by Hugh Stephens
December 8, 2017
It hasn’t been a good few weeks for the Trudeau government’s “progressive” trade agenda.
First, the unwillingness of some countries to swallow elements of the progressive agenda was at least partially responsible for the sudden postponement of an announcement around the Trans-Pacific Partnership (TPP) last month in Vietnam. The announcement was expected to confirm that the 11 TPP countries had reached an agreement in principle to conclude the pact.
Then an expected agreement on the start of free trade talks with China did not materialize during Justin Trudeau’s Beijing visit earlier this week, blocked by Chinese objections to including “progressive elements,” such as labour and gender rights, in the negotiations.
In both cases, talks have not been completely derailed, but it is fair to say the outcome is not what was expected. And in both instances this progressive agenda has been fingered as a principal cause.
Given the fact that progressive trade is proving controversial, it is worth examining what the concept actually means. It has become the term of choice for the Trudeau government, a branding exercise that seeks to distinguish the Liberals from the Harper government. The thinking then goes, if the TPP — negotiated by the Conservatives — was unpopular with some elements of Canadian society, why not change the dial, add some “progressive” elements and even modify the name? Thus the new version of the TPP (with its 11 country members, down from 12 since the United States backed out) is now the “Comprehensive and Progressive Trans-Pacific Partnership.”
Likewise with China, the government might be thinking, if negotiating a trade agreement with China stirs up opposition from some Canadians who either fear being swamped by Chinese goods or capital, or don’t like the way China treats its citizens, then let’s add “progressive” elements to the agreement. Addressing lax labour or environmental standards in China that lead to lower cost Chinese exports, or championing “Canadian values,” such as gender equality, could allay some Canadians’ concerns.
The label itself seems to have emerged from the Canada-European Union Comprehensive Economic and Trade Agreement (CETA) negotiations, when there was opposition in some EU countries to concluding a deal with Canada. Part of the concern was that a deal with Canada would become a template for an agreement with the United States, unlikely as that now seems. Part of Canada’s strategy was to convince Europeans that it was okay to deal with Canada, a “progressive” country that looked after its citizens, worked actively to minimize inequalities, respected minorities and immigrants, and so on.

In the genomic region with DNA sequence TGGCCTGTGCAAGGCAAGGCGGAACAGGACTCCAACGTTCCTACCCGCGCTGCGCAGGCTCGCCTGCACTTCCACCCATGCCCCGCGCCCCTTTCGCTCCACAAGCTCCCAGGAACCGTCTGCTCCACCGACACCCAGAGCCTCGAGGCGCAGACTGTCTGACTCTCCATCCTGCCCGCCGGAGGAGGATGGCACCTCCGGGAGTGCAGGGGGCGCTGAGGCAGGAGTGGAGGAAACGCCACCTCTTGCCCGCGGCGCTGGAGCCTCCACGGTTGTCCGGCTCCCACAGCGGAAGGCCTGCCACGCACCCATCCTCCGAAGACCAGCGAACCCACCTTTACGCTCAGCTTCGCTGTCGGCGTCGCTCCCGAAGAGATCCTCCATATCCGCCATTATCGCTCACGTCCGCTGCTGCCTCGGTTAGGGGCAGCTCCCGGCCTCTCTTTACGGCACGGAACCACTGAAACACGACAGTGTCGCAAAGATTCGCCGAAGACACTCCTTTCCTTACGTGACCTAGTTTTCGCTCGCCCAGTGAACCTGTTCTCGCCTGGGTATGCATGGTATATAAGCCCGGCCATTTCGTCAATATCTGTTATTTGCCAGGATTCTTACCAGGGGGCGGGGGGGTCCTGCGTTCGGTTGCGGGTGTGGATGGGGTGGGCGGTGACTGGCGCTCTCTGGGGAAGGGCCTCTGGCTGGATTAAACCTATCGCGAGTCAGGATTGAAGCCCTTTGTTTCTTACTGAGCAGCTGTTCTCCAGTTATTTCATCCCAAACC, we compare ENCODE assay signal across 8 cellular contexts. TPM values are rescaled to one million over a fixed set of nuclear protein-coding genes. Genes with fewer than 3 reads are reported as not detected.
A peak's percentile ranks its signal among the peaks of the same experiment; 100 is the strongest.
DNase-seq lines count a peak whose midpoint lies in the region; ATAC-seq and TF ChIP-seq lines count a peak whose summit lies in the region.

Within Canada the term has come to represent a desire to make trade liberalization more inclusive — to convince Canadians that the results will be of overall benefit to Canada. While economists can agree that trade liberalization benefits economies at the macro level, at the micro level there are always those who see welfare gains, and those whose immediate welfare is reduced as a result of the (necessary) changes in the economy brought about by greater overall efficiencies. For example, while China might be the most efficient producer of solar panels, and Canadian consumers and the overall Canadian economy will benefit by purchasing the most cost-effective product, companies producing solar panels in Canada may be hurt.
Canada is a trading nation and needs to trade widely, but populist, anti-globalization forces need to be recognized and responded to. One way to do this, from the government’s perspective, is to promote a “progressive trade agenda” and to differentiate it from previous, more traditional agreements.
What is ‘progressive’ when it comes to trade?
There is no firm definition of what defines a “progressive” agreement, but several areas have been highlighted, particularly with respect to China. These include chapters within an agreement to address labour, environmental, gender and even Indigenous issues. The issue of human rights, or “governance,” is also often bundled with these other elements, especially in the Chinese context. Human rights does not lend itself to treatment within a trade agreement, however, and the Chinese have made it abundantly clear that they are not interested in putting their human rights record under scrutiny in a trade context.